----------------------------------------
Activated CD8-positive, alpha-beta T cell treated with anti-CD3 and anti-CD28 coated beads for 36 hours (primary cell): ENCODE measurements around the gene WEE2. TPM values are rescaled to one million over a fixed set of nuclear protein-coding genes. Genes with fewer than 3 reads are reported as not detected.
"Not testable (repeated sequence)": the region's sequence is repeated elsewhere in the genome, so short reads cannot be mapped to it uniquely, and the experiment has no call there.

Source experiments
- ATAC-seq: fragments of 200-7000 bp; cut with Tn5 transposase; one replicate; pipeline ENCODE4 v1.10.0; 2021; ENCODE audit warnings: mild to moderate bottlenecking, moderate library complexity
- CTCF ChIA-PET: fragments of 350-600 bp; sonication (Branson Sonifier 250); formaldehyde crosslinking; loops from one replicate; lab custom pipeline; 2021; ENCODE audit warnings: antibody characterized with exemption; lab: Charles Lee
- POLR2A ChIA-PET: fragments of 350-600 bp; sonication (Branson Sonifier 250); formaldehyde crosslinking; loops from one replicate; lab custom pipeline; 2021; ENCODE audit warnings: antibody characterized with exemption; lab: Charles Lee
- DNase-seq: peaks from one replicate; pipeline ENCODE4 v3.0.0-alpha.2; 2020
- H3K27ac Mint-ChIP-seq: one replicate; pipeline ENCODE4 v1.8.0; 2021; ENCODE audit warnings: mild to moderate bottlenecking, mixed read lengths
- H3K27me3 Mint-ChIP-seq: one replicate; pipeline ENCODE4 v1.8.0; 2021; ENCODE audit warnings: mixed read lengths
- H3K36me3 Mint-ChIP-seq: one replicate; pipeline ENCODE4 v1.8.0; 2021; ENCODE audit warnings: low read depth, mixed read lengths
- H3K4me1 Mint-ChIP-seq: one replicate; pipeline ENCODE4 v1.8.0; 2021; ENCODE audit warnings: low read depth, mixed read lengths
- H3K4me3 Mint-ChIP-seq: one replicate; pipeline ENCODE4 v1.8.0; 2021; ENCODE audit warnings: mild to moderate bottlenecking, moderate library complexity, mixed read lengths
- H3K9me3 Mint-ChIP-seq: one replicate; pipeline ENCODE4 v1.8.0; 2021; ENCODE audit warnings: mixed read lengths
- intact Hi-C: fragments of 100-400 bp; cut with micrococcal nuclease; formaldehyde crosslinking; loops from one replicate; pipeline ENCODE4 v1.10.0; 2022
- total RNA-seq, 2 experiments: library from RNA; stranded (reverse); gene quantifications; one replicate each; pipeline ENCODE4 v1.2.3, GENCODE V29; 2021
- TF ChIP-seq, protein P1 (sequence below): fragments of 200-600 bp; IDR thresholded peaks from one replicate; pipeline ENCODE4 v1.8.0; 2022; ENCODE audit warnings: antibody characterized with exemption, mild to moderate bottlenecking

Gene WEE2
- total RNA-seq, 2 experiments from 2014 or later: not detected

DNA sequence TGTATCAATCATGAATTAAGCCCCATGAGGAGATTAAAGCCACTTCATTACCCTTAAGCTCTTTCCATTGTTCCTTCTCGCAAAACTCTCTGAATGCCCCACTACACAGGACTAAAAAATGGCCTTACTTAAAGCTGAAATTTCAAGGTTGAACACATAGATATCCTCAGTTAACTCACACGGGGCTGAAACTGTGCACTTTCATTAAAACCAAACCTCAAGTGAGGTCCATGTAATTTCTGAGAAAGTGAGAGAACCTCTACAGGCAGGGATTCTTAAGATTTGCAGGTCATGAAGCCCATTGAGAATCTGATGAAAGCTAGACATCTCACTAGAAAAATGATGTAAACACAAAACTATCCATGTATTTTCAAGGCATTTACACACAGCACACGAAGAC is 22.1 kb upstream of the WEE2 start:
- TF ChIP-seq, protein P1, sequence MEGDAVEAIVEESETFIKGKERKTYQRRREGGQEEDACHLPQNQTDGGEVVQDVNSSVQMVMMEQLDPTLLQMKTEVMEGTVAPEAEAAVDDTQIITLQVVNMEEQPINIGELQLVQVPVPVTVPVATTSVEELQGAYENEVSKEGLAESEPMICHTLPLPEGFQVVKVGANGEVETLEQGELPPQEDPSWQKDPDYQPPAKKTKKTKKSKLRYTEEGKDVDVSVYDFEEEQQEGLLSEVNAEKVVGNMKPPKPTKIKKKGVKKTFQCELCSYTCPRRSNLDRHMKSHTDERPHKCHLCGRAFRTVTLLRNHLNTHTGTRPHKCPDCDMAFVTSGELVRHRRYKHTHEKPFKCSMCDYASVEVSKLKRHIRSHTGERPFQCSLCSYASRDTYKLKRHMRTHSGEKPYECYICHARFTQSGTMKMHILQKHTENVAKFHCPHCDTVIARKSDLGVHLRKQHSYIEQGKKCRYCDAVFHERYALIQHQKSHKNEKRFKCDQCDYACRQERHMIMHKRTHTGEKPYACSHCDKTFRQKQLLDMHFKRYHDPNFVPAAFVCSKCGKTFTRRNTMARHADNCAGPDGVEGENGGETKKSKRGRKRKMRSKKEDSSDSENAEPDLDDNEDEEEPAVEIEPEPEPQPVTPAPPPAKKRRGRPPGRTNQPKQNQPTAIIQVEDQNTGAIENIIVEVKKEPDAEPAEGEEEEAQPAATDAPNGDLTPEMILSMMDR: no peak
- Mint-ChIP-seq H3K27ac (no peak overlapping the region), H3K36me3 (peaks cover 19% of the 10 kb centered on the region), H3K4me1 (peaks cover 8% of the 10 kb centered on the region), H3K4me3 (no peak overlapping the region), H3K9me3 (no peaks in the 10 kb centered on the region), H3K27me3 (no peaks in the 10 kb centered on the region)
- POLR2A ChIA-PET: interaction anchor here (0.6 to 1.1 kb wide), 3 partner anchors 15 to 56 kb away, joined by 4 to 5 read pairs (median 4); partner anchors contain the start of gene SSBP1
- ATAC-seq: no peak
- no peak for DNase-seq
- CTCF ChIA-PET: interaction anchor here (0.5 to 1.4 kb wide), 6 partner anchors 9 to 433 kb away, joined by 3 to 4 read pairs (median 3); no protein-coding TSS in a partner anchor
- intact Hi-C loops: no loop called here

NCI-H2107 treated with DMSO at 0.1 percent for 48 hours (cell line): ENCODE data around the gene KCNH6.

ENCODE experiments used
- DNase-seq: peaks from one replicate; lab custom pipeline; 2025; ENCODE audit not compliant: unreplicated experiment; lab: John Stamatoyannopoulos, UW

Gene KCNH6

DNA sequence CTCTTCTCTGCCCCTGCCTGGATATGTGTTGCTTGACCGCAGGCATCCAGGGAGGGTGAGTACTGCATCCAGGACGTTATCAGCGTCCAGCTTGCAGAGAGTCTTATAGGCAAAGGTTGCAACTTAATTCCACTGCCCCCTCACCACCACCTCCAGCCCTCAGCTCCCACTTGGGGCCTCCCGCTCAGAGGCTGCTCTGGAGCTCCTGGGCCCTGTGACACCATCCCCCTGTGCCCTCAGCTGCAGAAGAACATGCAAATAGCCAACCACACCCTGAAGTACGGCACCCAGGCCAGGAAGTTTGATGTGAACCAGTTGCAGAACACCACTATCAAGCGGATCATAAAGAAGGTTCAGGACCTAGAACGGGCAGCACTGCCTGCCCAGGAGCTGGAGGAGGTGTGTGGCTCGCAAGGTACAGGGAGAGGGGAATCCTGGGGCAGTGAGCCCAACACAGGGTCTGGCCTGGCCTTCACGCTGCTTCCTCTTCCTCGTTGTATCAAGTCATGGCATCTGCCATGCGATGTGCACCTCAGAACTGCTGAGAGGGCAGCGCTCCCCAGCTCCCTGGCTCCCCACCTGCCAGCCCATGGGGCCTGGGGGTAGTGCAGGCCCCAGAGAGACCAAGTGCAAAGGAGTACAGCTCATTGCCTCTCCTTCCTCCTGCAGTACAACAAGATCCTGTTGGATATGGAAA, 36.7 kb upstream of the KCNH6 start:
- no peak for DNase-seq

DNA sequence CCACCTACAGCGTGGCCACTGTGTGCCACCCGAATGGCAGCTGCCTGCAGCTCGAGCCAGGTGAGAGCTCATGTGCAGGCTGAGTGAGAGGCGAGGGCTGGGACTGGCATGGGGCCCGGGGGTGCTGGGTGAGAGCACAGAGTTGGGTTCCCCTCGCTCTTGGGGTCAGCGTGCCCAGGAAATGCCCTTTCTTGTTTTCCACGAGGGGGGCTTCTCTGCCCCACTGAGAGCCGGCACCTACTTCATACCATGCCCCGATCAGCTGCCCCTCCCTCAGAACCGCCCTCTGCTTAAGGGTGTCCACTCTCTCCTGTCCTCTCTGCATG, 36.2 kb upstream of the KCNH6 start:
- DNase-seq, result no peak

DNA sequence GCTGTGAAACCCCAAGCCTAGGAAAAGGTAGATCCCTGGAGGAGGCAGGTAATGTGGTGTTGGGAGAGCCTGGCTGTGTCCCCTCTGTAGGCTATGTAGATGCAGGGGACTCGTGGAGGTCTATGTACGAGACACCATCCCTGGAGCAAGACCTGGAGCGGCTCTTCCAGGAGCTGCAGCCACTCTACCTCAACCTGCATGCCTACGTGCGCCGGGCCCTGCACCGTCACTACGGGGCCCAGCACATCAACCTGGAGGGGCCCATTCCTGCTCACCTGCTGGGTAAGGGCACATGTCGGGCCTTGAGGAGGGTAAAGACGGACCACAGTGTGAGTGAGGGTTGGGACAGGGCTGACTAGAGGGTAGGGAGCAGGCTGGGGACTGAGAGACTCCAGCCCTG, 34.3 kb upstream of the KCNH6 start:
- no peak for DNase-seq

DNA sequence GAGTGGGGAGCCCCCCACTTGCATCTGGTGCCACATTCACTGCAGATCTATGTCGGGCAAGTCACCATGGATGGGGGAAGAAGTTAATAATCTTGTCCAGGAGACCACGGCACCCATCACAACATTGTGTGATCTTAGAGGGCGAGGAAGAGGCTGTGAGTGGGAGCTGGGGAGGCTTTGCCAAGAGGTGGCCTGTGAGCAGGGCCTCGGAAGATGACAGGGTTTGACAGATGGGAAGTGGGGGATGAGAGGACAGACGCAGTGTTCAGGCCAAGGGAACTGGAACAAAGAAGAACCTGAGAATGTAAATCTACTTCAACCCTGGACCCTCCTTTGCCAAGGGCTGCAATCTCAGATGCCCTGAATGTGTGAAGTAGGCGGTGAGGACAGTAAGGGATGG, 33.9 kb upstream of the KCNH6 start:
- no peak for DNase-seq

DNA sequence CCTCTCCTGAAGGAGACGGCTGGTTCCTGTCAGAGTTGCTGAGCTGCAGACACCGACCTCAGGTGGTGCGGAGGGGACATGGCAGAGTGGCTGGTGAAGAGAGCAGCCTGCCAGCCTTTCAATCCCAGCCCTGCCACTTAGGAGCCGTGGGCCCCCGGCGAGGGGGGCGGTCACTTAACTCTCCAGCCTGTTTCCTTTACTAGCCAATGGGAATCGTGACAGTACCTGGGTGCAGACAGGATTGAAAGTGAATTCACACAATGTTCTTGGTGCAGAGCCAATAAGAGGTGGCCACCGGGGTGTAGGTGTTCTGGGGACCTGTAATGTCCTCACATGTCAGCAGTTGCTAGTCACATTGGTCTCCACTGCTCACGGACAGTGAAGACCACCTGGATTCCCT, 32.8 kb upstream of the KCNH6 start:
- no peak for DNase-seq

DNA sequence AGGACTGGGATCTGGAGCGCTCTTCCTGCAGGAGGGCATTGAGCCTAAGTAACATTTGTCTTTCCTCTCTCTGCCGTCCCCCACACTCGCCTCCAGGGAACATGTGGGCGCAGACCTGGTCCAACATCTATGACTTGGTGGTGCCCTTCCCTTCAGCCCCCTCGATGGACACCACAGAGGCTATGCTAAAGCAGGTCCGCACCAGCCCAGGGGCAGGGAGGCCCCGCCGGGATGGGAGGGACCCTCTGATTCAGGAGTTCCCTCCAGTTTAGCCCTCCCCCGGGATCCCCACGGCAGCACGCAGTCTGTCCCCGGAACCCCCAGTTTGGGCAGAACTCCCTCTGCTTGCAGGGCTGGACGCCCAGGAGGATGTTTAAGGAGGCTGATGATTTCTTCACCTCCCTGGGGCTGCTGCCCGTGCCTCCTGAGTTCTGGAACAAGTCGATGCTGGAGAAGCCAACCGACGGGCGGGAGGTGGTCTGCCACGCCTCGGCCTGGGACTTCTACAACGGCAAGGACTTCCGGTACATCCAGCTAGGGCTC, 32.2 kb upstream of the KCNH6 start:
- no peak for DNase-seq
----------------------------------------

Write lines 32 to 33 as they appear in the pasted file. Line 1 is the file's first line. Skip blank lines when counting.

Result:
- no peak for DNase-seq

DNA sequence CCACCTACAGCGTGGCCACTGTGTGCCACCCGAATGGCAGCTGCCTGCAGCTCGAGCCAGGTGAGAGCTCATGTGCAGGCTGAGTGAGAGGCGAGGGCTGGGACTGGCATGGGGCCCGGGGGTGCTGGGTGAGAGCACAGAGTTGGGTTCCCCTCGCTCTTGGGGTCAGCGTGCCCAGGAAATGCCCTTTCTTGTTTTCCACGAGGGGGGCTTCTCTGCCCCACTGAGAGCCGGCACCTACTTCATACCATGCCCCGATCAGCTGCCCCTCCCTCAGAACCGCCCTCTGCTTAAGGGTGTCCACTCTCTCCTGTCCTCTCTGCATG, 36.2 kb upstream of the KCNH6 start: